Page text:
"March slowly, attack at dawn and eat up the red soldiers." - The Battle of Isandlwana

22 January 1879, 135 years ago in South Africa, a Zulu army led by Ntshingwayo kaMahole Khoza annihilated a British detachment in the Battle of Isandlwana while Prince Dabulamanzi kaMpande was repulsed on the same day during his attack on Rorke’s Drift.

"March slowly, attack at dawn and eat up the red soldiers." (King Cetshwayo’s orders to his Impi on January 17th, 1879)

Charles Edwin Fripp (1854 - 1906): "The Last Stand at Isandlwana" (1885)

Tommy Atkins was quite left in the lurch in the shadow of the huge rock looming over the veldt 10 miles east of the Tugela and 105 miles north by northwest from Durban on the morning of January 22nd 1879, three weeks after Lord Chelmsford invaded Zululand under the pretext of a few ridiculous frontier disputes, according to the Imperial scheme to annex the whole of South Africa. All of the sudden, the advance party of Chelmsford’s army, 1,000 men, twelve regular infantry companies: six each of the 1st and 2nd battalions, 24th Regiment of Foot (2nd Warwickshire Regiment), who were ordered explicitly by Lt Gen Lord Chelmsford himself not to form their baggage train into a protective laager under the immediate command of Colonel Pulleine, a logistics specialist who stretched them out into a firing line almost two miles long, saw themselves confronted with the best organized and most aggressive troops in Africa – a Zulu Impi, 15,000 strong.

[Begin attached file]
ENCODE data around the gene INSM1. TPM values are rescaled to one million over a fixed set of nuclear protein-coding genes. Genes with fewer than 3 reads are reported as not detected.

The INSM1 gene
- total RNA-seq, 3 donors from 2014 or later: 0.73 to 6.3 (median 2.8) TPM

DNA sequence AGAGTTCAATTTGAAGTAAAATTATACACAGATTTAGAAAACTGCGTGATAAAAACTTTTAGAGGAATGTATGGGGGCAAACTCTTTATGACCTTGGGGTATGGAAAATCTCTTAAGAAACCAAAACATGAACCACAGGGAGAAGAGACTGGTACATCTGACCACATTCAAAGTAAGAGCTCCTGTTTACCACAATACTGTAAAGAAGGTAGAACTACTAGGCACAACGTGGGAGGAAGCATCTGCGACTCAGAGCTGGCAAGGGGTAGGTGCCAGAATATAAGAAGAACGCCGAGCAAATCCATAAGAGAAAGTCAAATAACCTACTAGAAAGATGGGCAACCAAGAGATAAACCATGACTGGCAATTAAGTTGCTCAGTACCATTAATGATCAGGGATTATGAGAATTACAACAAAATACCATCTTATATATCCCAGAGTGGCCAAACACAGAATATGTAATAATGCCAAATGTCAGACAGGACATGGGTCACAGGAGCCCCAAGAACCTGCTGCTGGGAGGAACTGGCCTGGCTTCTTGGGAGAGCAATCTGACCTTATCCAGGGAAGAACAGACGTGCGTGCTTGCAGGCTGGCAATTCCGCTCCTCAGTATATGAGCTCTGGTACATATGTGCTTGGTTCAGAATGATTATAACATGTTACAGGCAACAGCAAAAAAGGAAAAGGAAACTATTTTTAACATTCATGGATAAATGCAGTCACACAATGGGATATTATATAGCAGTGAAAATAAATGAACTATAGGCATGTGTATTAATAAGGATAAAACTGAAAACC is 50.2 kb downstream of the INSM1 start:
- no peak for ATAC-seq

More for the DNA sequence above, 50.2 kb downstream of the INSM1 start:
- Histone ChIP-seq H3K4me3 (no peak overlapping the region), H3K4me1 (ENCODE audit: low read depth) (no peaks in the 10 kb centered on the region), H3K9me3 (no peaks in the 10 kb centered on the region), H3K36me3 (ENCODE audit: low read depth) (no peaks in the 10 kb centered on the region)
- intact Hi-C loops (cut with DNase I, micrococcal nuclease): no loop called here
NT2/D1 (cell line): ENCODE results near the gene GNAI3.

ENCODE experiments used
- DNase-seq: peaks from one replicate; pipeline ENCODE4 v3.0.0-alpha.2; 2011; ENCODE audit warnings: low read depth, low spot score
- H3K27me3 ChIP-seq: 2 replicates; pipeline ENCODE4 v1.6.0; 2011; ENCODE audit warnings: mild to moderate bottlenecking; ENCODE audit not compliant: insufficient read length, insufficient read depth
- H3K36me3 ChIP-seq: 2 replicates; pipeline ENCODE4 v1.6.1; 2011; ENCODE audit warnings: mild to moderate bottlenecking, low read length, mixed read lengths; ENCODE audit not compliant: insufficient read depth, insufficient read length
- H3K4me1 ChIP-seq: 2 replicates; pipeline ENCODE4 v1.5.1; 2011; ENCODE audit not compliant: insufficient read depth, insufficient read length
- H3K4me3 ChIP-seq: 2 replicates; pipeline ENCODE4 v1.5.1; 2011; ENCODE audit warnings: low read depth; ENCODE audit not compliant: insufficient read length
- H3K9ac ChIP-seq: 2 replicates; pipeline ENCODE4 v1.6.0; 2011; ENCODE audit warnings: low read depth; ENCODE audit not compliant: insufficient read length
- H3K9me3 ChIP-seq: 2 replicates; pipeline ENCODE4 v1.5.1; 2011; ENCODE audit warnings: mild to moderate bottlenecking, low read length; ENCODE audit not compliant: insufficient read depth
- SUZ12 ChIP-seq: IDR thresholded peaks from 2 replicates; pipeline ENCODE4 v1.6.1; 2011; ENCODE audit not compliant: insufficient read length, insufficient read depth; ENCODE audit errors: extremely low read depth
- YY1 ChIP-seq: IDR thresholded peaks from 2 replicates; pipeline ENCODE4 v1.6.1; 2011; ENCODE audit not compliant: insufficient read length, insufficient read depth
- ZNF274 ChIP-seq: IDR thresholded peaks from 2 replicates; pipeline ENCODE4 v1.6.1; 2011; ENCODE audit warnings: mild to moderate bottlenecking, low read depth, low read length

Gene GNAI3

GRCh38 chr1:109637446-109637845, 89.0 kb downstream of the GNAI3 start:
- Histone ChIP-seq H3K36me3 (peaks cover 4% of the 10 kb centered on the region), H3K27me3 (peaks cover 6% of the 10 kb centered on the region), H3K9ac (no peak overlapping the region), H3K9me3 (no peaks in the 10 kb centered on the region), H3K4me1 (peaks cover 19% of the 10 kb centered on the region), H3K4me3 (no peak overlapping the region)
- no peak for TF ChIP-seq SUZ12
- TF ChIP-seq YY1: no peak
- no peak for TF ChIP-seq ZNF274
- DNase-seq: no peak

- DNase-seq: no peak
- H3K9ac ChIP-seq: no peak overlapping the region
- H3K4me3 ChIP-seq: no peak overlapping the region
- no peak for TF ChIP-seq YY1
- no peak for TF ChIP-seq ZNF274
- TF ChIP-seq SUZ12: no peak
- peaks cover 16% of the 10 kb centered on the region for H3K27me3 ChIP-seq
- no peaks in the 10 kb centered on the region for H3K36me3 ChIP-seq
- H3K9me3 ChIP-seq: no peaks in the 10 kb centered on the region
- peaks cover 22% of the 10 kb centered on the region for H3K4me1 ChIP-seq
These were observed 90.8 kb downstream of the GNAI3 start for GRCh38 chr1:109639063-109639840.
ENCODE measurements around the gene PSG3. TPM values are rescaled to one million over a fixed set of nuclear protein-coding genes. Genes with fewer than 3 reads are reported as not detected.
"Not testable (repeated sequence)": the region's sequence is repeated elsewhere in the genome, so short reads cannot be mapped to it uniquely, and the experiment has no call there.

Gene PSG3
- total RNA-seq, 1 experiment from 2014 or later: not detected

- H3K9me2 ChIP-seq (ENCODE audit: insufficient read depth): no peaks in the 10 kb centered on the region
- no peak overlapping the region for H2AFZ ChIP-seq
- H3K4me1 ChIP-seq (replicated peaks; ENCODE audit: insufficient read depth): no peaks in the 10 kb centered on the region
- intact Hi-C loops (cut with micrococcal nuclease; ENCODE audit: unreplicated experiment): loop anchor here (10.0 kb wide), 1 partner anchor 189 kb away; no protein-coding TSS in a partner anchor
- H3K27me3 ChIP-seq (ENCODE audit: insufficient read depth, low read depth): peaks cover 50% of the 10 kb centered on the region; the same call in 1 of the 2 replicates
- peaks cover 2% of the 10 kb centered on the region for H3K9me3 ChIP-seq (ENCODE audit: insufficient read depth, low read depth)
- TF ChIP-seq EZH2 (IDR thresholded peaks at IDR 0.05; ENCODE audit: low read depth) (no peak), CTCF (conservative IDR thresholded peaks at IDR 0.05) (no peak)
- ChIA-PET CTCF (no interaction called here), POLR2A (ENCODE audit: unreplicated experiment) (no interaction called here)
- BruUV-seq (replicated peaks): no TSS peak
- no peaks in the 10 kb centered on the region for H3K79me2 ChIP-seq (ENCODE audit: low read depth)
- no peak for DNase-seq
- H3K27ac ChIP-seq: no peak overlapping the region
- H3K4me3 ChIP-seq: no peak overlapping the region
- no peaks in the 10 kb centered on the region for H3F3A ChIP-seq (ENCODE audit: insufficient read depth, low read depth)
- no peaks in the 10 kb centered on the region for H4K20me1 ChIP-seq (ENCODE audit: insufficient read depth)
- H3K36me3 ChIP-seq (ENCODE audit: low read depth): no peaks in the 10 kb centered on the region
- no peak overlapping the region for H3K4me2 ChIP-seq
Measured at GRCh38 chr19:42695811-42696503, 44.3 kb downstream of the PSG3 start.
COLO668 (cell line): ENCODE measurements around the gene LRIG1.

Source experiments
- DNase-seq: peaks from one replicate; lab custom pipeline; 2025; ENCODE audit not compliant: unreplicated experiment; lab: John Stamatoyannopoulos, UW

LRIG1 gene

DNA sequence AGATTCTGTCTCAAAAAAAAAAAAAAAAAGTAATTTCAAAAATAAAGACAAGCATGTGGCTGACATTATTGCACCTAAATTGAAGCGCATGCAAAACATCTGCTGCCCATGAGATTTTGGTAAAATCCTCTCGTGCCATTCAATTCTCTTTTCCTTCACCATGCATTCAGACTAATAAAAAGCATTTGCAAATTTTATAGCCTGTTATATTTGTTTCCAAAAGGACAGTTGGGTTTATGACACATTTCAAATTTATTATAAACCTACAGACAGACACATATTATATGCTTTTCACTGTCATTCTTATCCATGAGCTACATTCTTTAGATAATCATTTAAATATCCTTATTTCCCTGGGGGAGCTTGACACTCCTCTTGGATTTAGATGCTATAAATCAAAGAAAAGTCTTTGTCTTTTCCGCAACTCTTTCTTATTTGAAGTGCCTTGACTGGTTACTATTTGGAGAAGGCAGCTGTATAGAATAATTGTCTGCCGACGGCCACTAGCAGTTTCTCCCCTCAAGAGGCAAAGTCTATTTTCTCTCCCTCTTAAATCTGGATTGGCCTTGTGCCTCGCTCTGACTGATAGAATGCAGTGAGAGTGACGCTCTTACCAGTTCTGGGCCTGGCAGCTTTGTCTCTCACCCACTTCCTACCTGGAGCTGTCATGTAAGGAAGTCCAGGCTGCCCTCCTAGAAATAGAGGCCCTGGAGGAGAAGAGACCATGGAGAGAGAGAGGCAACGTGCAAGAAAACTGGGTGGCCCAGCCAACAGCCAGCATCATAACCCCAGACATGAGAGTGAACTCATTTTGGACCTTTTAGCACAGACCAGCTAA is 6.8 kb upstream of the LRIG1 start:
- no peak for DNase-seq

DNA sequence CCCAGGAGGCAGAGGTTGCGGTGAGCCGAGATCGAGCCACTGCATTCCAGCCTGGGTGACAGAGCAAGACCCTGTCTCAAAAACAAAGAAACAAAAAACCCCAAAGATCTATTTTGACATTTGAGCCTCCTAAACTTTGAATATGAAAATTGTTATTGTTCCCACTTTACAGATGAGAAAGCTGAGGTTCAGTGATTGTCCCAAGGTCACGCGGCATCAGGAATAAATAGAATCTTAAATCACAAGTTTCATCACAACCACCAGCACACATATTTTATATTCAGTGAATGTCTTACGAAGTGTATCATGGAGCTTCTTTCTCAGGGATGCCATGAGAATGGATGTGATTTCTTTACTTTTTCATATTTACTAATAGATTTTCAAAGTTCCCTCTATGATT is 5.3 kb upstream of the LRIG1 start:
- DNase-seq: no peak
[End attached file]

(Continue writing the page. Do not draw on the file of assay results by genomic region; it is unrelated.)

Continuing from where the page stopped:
A contemporary lithograph of Chelmsford’s troops returning to the battlefield on May 21st 1879, to bury the dead and recover the wagons

Attacking in their traditional “horns of the beast” formation, the “loins”, the centre of the Impi, fell down under the withering fire poured into them by the soldiers of the 24th with their Martini-Henry rifles, but the horns of the beast, the right and left wing, soon enveloped their flanks and when the soldiers of the queen ran out of ammunition, the line was rolled up and the last pockets of resistance, the men standing back to back and defending themselves with revolvers and knifes, slaughtered, there were almost no survivors, while a total eclipse of the sun plunged the battlefield in an eerie darkness. At the same time, the uNdi Regiment of the Impi, 4.000 men, led by King Cetshwayo half-brother Dabulamanzi kaMpande, attacked a mission station 30 miles away on the Buffalo River at Rorke’s Drift, defended by 139 men of the 24th were repulsed after losing almost ¼ of their army in dead and wounded. With the catastrophe of Isandlwana a bit toned down by the unlikely victory at Rorke’s Drift, Chelmsford was to be relieved immediately from his command but managed to achieve a decisive victory against King Cetshwayo at Ulundi in July of the same year, ending the Zulu War and the independence of the Zulu kingdom.

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